Defense: Police ‘Misconstrued,’ Overemphasized Anonymous DPW Tip in Drug Deal

Kevin Moriarty (left), Erik Frasca and Steve Allen appeared in Haverhill District Court on Thursday, Aug. 30, 2018. (WHAV News photograph)

Nine months after an anonymous letter triggered a Haverhill Police investigation into alleged drug dealing on the part of highway department employees, a Haverhill District Court Judge ruled that the letter wasn’t enough for officers to initiate the traffic stop that led to the August 2018 arrests of Steven Allen, Kevin Moriarty and Erik Frasca.

On Wednesday, Judge Patricia Dowling heard testimony from Haverhill Police narcotics unit Detective Daniel McDonald. The officer conducted surveillance with Detective Bryan Bailey on the morning of Aug. 30. That was two weeks after an anonymous letter came into Mayor James J. Fiorentini’s office alleging improper behavior on the part of city employees.

That same anonymous letter was at the center of Wednesday’s hearing, with Allen’s attorney Stephen Colella arguing that the letter wasn’t enough of a reason to legally begin following the men, never mind arresting his client.

“There’s nothing consistent with a drug transaction as represented by the police,” Colella said. “They’ve misconstrued what they’ve observed because they were so intent upon believing anonymous information.”

McDonald testified that the letter “trickled down” to him from his police captain superior and he still has no idea who authored the letter.

Assistant District Attorney Stephen LaMonica argued there was more to the incident than the two-minute video shown at Wednesday’s hearing, including McDonald’s observations and six years of training as a narcotics detective. Dowling, however, agreed with Colella’s notion that the clip could be highlighting something innocent.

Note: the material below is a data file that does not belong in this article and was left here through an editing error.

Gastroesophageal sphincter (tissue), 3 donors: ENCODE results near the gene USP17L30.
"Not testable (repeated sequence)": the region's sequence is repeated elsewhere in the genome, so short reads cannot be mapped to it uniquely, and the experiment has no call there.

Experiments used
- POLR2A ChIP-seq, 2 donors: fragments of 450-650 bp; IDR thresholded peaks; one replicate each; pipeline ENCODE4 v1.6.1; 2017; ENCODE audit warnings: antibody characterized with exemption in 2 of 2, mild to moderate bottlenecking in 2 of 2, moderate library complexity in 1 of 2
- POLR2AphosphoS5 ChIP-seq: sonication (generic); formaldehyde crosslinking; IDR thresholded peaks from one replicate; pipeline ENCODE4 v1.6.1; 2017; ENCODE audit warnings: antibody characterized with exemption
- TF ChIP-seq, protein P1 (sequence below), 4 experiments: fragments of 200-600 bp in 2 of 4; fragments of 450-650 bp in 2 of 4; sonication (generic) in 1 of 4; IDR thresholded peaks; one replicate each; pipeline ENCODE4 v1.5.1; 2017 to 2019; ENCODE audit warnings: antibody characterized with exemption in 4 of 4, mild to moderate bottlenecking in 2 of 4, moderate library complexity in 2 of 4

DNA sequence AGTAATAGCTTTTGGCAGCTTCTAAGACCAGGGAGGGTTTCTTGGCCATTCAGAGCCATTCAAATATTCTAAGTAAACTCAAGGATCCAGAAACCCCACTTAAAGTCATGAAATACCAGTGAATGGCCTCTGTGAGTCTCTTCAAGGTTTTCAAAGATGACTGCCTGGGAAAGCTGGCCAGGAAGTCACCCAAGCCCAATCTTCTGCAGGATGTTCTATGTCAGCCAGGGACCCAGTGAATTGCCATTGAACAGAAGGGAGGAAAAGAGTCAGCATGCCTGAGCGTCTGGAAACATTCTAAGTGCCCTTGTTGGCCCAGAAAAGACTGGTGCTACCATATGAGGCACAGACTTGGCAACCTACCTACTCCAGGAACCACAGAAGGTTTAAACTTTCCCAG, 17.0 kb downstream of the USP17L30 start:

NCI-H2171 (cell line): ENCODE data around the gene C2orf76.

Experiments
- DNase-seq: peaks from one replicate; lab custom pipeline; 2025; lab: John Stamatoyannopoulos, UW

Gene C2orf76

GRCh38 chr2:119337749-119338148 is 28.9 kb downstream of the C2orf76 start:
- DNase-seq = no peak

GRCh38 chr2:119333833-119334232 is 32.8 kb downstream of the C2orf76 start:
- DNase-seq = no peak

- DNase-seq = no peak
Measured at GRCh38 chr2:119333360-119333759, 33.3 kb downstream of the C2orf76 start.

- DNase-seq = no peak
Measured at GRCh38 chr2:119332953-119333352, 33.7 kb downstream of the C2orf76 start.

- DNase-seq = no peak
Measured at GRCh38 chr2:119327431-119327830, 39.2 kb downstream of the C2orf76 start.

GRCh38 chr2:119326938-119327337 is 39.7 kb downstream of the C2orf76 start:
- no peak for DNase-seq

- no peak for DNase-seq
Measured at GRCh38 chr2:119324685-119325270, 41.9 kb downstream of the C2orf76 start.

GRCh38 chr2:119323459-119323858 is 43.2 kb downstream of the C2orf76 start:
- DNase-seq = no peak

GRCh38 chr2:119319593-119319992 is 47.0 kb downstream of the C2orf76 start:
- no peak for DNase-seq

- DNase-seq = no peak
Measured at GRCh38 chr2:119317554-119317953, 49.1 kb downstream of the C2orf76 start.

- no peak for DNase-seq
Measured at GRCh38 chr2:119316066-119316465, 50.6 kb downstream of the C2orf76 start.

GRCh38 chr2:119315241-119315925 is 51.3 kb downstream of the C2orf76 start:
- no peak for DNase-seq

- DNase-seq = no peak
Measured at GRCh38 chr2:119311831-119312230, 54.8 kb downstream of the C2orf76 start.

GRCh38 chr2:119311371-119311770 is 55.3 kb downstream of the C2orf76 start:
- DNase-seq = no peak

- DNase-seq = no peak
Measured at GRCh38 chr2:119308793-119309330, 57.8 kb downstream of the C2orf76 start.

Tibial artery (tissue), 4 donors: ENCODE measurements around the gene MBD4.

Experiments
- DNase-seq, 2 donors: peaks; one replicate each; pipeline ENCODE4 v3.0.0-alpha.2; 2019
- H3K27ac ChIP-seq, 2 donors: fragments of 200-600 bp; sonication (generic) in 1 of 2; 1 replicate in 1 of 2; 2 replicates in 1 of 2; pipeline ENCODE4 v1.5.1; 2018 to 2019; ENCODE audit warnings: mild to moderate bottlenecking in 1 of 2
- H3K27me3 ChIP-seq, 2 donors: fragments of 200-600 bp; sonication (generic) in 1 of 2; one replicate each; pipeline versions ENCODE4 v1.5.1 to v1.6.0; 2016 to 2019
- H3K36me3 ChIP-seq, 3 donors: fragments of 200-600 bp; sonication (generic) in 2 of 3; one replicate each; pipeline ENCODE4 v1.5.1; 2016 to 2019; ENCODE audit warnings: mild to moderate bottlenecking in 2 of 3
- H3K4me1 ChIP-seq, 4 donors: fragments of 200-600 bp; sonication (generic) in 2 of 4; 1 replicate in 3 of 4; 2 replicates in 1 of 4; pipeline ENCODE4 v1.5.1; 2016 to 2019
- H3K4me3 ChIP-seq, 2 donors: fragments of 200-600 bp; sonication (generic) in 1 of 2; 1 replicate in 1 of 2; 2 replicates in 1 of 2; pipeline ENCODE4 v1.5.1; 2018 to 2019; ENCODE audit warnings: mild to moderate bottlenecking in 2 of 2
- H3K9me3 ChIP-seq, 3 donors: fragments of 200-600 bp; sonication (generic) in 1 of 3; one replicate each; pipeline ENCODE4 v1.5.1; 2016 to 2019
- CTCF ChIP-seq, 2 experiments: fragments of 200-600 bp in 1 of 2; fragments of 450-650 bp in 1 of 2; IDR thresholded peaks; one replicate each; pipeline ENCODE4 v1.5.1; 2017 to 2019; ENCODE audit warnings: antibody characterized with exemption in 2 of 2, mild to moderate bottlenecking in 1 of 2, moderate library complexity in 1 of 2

“They passed by each other momentarily and there’s no suggestion anything was exchanged—much less money, drugs or anything else,” Colella said. “They could’ve talked and said ‘Are you coming to my cookout next week?’”

Dowling on Wednesday sided with Allen’s attorney Colella and Frasca’s attorney William Early when she allowed the motion to suppress. In doing so, Dowling said she didn’t fault McDonald, but couldn’t find what she called “sufficient basis” for the pat-frisk and search that led to their Aug. 30 arrests.

“What we have is an anonymous letter, the video and the fact that somebody got in their truck and leaned over the console: Not enough pieces here. I do not find that the officers intentionally did anything wrong, but I do not find that there was sufficient basis for them to encounter these individuals, engage in the pat-frisk and the search of the vehicle. I’m finding there was insufficient basis for the pat-frisk and the search of the vehicle.”

State’s attorney LaMonica plans to appeal the decision, he said Wednesday. The case continues in Haverhill District Court next month.

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